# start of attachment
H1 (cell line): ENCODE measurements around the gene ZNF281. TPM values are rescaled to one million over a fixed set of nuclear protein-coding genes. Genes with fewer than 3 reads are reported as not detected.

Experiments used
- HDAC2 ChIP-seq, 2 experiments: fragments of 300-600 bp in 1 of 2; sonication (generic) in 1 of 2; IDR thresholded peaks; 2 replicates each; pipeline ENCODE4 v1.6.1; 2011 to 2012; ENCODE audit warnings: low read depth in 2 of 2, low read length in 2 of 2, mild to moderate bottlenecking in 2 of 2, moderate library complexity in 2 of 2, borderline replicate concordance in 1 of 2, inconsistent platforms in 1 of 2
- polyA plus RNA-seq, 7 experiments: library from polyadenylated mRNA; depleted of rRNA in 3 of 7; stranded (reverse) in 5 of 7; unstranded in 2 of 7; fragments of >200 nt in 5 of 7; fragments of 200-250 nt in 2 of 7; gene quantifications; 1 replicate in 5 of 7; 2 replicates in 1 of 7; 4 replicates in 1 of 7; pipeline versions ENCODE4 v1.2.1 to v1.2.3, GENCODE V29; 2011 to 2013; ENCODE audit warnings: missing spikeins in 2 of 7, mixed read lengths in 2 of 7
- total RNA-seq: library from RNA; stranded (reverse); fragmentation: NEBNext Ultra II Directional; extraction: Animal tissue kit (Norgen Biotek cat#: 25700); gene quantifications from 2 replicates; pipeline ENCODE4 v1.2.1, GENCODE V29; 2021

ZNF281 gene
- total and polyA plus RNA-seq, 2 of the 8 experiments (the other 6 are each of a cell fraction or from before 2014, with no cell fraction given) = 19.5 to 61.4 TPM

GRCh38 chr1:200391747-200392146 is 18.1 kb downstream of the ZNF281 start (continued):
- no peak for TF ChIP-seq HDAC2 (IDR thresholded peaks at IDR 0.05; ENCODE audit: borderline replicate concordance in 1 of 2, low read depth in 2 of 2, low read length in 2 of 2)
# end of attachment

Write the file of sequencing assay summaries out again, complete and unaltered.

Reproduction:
H1 (cell line): ENCODE measurements around the gene ZNF281. TPM values are rescaled to one million over a fixed set of nuclear protein-coding genes. Genes with fewer than 3 reads are reported as not detected.

Experiments used
- HDAC2 ChIP-seq, 2 experiments: fragments of 300-600 bp in 1 of 2; sonication (generic) in 1 of 2; IDR thresholded peaks; 2 replicates each; pipeline ENCODE4 v1.6.1; 2011 to 2012; ENCODE audit warnings: low read depth in 2 of 2, low read length in 2 of 2, mild to moderate bottlenecking in 2 of 2, moderate library complexity in 2 of 2, borderline replicate concordance in 1 of 2, inconsistent platforms in 1 of 2
- polyA plus RNA-seq, 7 experiments: library from polyadenylated mRNA; depleted of rRNA in 3 of 7; stranded (reverse) in 5 of 7; unstranded in 2 of 7; fragments of >200 nt in 5 of 7; fragments of 200-250 nt in 2 of 7; gene quantifications; 1 replicate in 5 of 7; 2 replicates in 1 of 7; 4 replicates in 1 of 7; pipeline versions ENCODE4 v1.2.1 to v1.2.3, GENCODE V29; 2011 to 2013; ENCODE audit warnings: missing spikeins in 2 of 7, mixed read lengths in 2 of 7
- total RNA-seq: library from RNA; stranded (reverse); fragmentation: NEBNext Ultra II Directional; extraction: Animal tissue kit (Norgen Biotek cat#: 25700); gene quantifications from 2 replicates; pipeline ENCODE4 v1.2.1, GENCODE V29; 2021

ZNF281 gene
- total and polyA plus RNA-seq, 2 of the 8 experiments (the other 6 are each of a cell fraction or from before 2014, with no cell fraction given) = 19.5 to 61.4 TPM

GRCh38 chr1:200391747-200392146 is 18.1 kb downstream of the ZNF281 start (continued):
- no peak for TF ChIP-seq HDAC2 (IDR thresholded peaks at IDR 0.05; ENCODE audit: borderline replicate concordance in 1 of 2, low read depth in 2 of 2, low read length in 2 of 2)